Sustainability in the Automotive Industry Electric Cars

Gearing up to make sustainable changes in the Automotive Industry

Sustainability is becoming more and more at the forefront of consumers’ minds, and is a topic we at Decidedly have previously discussed. There’s no doubt that awareness of our environmental impact is increasing. For example, how many people do you know who have swapped out plastic water bottles and paper coffee cups for reusable alternatives? Or bring their own bags to the supermarket to avoid using excess plastic bags?

But it’s not just individuals who are starting to make a difference. Businesses are also recognising the need to step up and take responsibility. In September, over 150 Chief Executives from the world’s leading businesses congregated at the UN’s climate action summit with the end goal of keeping the global temperature rise below 1.5 degrees Celsius, as well as working towards a net-zero emission future by 2050.


Passenger vehicles are a major source of air pollution – with road transport accounting for 17% of global greenhouse gas emissions. The automotive industry is certainly on the front line when it comes to reducing emissions and achieving the central goals laid out at the UN Summit. Carmakers will be feeling the pressure to transition to lower carbon, cleaner alternatives, particularly as compliance costs are set to triple by 2025 and consumers will be less willing to pick up these costs.


Traditional automotive companies are having to gear up and meet the demand for electric vehicles as one solution to lowering emissions. Many brands have already started directing investment towards electric vehicles. For example, General Motors, has gone as far as to aim for an ‘All Electric Future’.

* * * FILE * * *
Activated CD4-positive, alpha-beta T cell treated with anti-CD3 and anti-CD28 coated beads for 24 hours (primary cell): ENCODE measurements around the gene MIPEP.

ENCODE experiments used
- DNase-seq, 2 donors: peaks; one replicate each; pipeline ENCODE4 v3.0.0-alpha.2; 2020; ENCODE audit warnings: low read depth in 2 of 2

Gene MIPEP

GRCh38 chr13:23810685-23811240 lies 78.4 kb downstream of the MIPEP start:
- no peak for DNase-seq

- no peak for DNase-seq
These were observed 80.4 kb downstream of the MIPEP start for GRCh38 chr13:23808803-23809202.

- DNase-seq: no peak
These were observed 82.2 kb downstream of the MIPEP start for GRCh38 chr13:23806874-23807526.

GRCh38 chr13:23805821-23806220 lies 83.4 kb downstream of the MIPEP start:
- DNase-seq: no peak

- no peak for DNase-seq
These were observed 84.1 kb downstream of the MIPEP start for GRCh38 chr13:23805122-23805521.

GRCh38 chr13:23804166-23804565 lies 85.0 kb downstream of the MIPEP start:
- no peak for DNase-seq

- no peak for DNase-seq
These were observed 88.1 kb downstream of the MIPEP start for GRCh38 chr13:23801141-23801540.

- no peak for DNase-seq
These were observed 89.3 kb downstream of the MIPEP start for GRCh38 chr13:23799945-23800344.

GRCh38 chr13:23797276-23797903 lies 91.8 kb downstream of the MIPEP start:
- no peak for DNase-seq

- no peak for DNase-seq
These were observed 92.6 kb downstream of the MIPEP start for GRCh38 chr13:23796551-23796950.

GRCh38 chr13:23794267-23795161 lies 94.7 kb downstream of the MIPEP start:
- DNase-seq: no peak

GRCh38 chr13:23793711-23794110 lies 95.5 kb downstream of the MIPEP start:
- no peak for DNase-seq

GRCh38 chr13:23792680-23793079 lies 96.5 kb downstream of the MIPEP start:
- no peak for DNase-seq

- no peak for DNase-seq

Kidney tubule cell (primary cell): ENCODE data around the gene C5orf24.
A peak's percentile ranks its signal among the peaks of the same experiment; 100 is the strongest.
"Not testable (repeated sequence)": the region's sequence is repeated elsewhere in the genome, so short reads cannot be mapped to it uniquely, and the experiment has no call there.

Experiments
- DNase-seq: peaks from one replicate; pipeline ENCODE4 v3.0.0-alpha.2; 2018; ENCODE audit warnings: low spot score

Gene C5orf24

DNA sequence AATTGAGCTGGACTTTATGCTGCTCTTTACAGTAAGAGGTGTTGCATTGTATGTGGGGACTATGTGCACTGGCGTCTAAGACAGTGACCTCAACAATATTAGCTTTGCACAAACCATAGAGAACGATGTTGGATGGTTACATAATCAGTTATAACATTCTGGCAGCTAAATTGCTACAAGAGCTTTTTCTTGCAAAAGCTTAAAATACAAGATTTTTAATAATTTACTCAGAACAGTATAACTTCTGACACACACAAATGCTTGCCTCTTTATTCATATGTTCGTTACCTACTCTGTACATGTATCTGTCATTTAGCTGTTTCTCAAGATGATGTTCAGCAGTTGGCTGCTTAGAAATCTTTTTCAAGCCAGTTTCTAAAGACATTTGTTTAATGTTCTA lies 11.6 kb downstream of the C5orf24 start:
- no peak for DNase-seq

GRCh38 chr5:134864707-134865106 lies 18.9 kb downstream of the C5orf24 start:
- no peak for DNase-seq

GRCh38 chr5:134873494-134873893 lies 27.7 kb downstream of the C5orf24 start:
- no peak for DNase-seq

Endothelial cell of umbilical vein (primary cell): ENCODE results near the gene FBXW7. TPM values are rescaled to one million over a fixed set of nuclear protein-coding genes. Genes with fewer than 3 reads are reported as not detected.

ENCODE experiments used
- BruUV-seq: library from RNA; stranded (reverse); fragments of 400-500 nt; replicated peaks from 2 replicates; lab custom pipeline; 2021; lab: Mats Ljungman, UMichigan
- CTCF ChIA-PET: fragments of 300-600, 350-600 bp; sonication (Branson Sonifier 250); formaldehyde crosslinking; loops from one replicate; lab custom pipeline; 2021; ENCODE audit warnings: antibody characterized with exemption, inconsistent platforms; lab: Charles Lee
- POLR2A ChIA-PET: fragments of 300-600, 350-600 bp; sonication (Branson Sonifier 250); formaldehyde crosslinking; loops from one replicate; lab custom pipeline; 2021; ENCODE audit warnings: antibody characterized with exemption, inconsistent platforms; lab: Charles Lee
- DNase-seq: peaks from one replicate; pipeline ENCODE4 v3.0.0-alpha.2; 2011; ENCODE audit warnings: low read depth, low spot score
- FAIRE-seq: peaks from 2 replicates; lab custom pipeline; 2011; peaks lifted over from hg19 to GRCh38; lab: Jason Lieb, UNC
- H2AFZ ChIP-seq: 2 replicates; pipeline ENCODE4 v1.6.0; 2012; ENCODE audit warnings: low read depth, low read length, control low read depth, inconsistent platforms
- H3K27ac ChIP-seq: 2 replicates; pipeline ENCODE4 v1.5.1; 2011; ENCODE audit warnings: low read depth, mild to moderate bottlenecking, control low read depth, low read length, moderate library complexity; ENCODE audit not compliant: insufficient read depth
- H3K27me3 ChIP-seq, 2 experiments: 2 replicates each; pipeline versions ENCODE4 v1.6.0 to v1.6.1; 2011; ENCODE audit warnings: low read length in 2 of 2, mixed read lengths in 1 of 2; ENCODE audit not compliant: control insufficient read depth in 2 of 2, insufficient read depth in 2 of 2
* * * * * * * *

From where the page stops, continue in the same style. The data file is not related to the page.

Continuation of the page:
But it’s not just switching to electrically powered cars that will make a difference. Traditional engines are also beginning to get a make-over. BMW is doing a great job in creating fuel saving cars with cleaner production processes. New developments such as ‘progressive turbocharger technology’ mean that BMW diesel engines are now capable of eliminating up to 90% of the nitrogen oxide emissions produced (a greenhouse gas impacting climate change). In addition, these engines emit 20% less C02 than a petrol engine and use 20% less fuel, allowing consumers to drive further whilst also reducing their carbon footprint. 


However, it’s not just about reducing environmental impact after the point of sale. A truly sustainable brand will encompass sustainable values from the beginning of manufacturing and throughout the entire life-cycle of the vehicle. And Tesla are a future-ready business already doing just that. Their focus is not only to develop products that are sustainably manufactured, but that are also superior to fossil-fuel alternatives. Furthermore, their batteries are recycled at the end of the car’s lifecycle, recovering 70% of the carbon dioxide.

More automotive brands must start producing greener, cleaner vehicles, as consumers grow increasingly aware of sustainability issues. This way, we can all be one step closer to the proposed net-zero emission future.